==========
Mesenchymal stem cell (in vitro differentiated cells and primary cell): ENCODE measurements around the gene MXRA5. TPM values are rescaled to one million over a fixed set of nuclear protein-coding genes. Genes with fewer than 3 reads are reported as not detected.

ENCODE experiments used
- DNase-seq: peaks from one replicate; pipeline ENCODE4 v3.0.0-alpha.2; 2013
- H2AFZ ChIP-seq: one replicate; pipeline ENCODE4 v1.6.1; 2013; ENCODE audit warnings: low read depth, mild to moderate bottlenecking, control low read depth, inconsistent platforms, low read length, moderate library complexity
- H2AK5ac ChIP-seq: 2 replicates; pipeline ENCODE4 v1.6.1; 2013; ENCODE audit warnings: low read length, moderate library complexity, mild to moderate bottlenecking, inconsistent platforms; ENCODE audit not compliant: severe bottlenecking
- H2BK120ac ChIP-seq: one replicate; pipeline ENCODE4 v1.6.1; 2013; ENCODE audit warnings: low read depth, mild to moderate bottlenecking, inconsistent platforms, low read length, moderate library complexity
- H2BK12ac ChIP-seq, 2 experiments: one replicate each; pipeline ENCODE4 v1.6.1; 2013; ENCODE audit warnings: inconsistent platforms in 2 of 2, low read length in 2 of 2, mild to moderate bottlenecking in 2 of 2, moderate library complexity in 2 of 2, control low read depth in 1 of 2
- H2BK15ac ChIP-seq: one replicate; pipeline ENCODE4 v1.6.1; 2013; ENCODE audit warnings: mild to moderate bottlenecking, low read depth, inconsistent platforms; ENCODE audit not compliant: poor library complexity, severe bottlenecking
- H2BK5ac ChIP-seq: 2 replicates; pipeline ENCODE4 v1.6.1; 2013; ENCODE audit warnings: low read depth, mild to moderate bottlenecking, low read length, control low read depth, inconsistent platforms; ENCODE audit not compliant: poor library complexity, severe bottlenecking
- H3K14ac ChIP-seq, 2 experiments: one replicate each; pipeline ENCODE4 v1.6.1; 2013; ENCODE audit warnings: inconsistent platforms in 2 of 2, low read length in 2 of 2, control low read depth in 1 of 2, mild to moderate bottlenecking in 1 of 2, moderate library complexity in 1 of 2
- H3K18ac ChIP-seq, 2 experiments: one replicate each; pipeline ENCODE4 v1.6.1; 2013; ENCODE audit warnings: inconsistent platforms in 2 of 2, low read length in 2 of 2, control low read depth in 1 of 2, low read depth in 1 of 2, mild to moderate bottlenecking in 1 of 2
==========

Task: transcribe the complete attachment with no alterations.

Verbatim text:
Mesenchymal stem cell (in vitro differentiated cells and primary cell): ENCODE measurements around the gene MXRA5. TPM values are rescaled to one million over a fixed set of nuclear protein-coding genes. Genes with fewer than 3 reads are reported as not detected.

ENCODE experiments used
- DNase-seq: peaks from one replicate; pipeline ENCODE4 v3.0.0-alpha.2; 2013
- H2AFZ ChIP-seq: one replicate; pipeline ENCODE4 v1.6.1; 2013; ENCODE audit warnings: low read depth, mild to moderate bottlenecking, control low read depth, inconsistent platforms, low read length, moderate library complexity
- H2AK5ac ChIP-seq: 2 replicates; pipeline ENCODE4 v1.6.1; 2013; ENCODE audit warnings: low read length, moderate library complexity, mild to moderate bottlenecking, inconsistent platforms; ENCODE audit not compliant: severe bottlenecking
- H2BK120ac ChIP-seq: one replicate; pipeline ENCODE4 v1.6.1; 2013; ENCODE audit warnings: low read depth, mild to moderate bottlenecking, inconsistent platforms, low read length, moderate library complexity
- H2BK12ac ChIP-seq, 2 experiments: one replicate each; pipeline ENCODE4 v1.6.1; 2013; ENCODE audit warnings: inconsistent platforms in 2 of 2, low read length in 2 of 2, mild to moderate bottlenecking in 2 of 2, moderate library complexity in 2 of 2, control low read depth in 1 of 2
- H2BK15ac ChIP-seq: one replicate; pipeline ENCODE4 v1.6.1; 2013; ENCODE audit warnings: mild to moderate bottlenecking, low read depth, inconsistent platforms; ENCODE audit not compliant: poor library complexity, severe bottlenecking
- H2BK5ac ChIP-seq: 2 replicates; pipeline ENCODE4 v1.6.1; 2013; ENCODE audit warnings: low read depth, mild to moderate bottlenecking, low read length, control low read depth, inconsistent platforms; ENCODE audit not compliant: poor library complexity, severe bottlenecking
- H3K14ac ChIP-seq, 2 experiments: one replicate each; pipeline ENCODE4 v1.6.1; 2013; ENCODE audit warnings: inconsistent platforms in 2 of 2, low read length in 2 of 2, control low read depth in 1 of 2, mild to moderate bottlenecking in 1 of 2, moderate library complexity in 1 of 2
- H3K18ac ChIP-seq, 2 experiments: one replicate each; pipeline ENCODE4 v1.6.1; 2013; ENCODE audit warnings: inconsistent platforms in 2 of 2, low read length in 2 of 2, control low read depth in 1 of 2, low read depth in 1 of 2, mild to moderate bottlenecking in 1 of 2